Food, taxes, medication. Three things that are inevitable in this life. Well, and insurance too, if you own property. Yesterday I had to deal with all these things.
First, it was time to get our homeowner's insurance up to date. The way such insurance is calculated in France is interesting. It's not based on the size of your house in square meters (or square feet) — at least not entirely. It's not based on the value of the house — what you paid for it, or what you might be able to sell it for. It seems to be based entirely on the number of rooms your house has in it.
Not all the rooms count, however. The kitchen, for example, is ignored. So is the toilet (which is usually a separate room in France), and so is the bathroom. You could have as many WCs and bathrooms as you want, and their existence would have no effect on your homeowner's insurance. The same is true of the utility room, which in our house is a big semi-finished space containing the boiler, a shower stall, a laundry sink, the washer-dryer set, and three big wardrobes full of linens, clothes, and other stuff. It's as big as our living/dining room. All that is ignored, as is the garage. The stairs. The hall. The landing.
The rooms that count are bedrooms, living rooms, and dining rooms. Our house, therefore, was determined to have just three rooms — two bedrooms and the living/dining room. I repeatedly told the women at the MMA insurance agency in Saint-Aignan that we also have a room downstairs that is officially an entryway, but that is at least as big as either of the bedrooms. They weren't interested in that information. Or in my description of it as my home office, where I (used to) have my desk and computer. (Now I've moved upstairs.)
MMA (Mutuelle du Mans Assurances) doesn't care. No matter that the downstairs entryway is the size of a standard room, and besides my desk and computer, at the time I had a day bed for overflow visitors down there, as well as a television set and stereo. A telephone. A filing cabinet. Non of that fazed anyone at MMA. That space did not exist for insurance purposes — even though it is nearly as big as some of the Paris apartments I lived in back in the 1970s and 1980s.
Okay, MMA does say (and our previous insurer, Axa, also said) that our living/dining room has to be counted as two rooms because it is more than 40 square meters (440 square feet) in size. That meant our house insurance premium was based on the house having four rooms. Even so, less than half our total living space is what the homeowner's insurance is based on.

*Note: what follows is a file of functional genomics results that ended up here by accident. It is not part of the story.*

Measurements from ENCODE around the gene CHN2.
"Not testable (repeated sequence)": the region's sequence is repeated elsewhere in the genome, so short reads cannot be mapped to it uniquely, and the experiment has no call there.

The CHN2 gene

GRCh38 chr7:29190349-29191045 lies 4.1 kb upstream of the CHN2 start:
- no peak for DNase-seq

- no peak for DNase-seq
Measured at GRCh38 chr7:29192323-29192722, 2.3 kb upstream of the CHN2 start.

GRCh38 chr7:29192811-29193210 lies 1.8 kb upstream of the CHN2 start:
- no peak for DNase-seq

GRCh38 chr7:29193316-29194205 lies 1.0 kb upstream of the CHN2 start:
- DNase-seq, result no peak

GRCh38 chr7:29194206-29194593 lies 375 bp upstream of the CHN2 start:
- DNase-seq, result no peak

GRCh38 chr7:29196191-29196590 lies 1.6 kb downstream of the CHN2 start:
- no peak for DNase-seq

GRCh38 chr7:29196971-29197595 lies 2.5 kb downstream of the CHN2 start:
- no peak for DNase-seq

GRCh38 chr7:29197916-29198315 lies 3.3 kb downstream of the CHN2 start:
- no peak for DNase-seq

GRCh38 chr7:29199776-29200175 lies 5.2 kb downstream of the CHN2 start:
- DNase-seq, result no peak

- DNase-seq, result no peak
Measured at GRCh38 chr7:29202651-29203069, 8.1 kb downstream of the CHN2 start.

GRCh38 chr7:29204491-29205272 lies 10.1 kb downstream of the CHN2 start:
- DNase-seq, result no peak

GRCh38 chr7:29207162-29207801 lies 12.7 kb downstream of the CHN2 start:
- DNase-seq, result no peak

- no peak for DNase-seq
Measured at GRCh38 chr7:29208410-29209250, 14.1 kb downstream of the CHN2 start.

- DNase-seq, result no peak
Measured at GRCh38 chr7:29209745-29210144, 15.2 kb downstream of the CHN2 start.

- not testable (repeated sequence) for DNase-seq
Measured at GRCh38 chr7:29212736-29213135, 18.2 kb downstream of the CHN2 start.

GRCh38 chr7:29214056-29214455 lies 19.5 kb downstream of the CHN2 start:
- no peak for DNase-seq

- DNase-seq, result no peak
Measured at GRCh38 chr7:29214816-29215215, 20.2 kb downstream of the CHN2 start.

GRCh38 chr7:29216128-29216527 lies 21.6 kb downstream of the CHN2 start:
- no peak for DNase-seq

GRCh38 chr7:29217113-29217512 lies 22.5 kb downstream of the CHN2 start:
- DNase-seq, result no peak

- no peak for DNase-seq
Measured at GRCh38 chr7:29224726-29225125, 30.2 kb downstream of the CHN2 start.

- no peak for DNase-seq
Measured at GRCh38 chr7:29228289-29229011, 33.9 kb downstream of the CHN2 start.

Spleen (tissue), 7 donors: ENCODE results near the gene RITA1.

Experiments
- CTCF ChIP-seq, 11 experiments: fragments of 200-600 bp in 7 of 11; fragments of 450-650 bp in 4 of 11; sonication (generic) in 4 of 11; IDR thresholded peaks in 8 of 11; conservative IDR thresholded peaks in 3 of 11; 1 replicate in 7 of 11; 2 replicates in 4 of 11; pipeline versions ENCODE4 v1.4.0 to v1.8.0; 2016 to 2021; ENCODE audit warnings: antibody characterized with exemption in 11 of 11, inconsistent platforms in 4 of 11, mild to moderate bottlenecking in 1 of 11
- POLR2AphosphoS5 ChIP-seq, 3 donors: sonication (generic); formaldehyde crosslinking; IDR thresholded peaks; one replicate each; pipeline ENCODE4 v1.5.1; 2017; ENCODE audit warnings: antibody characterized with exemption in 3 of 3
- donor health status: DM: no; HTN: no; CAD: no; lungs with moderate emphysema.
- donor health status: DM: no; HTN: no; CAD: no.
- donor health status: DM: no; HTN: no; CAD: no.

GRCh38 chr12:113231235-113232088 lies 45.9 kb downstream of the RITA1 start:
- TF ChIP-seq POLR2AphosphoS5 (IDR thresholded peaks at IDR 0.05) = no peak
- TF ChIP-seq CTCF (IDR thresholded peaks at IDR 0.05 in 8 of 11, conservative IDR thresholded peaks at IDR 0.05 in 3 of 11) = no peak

Oh, and did I mention that our policy — covering replacement value, liability, fire, weather and water damage — costs just 239 euros a year? That's $330 U.S. annually, even with today's low dollar. Our homeowner's insurance in San Francisco used to cost four times as much, and that was without earthquake coverage.
The new upstairs space we had finished off this year, the loft or attic that is now a bedroom suite, obviously needed to be figured into MMA's premium calculation. We got permission from the village authorities to have the construction work done, and one of the pieces of paper they handed us at the mairie was a form on which we were supposed to declare that the construction work had been finished in conformance with the initial plan, once it was actually finished. I took that paper to the village hall last week and got it stamped, to make it official. The work is officially done.
I took a copy of the completed document — Achèvement des travaux, it was called — which the woman at the town hall was nice enough to provide, to the MMA office in Saint-Aignan the other day. I don't know what I was thinking the new insurance premium would be. How much would it cost to include the new room? And in fact, it would count as two rooms, because it is also larger than 40 square meters. The new insurance quote would have to be based on six rooms, not four.
The young woman in the MMA office entered the information into a program on her computer that calculates the premium you have to pay. She couldn't get it to come out right, so a more experienced colleague came over and figured it out. I was sitting there thinking that the new premium must be so high that the woman couldn't believe it. Two rooms plus two "double" rooms. Six rooms... Is that too many?
No need to worry though. The new annual premium will be 269 euros ($372 U.S.), the MMA people said. That's a 30-euro annual increase. And since there are eight months left in the coverage year — two-thirds of the year — we were asked to pay two-thirds of the increase, or 20 euros, right now, to be fully covered until next June 1. I guess I can live with that.
Tomorrow: health insurance premiums. In other words, taxes.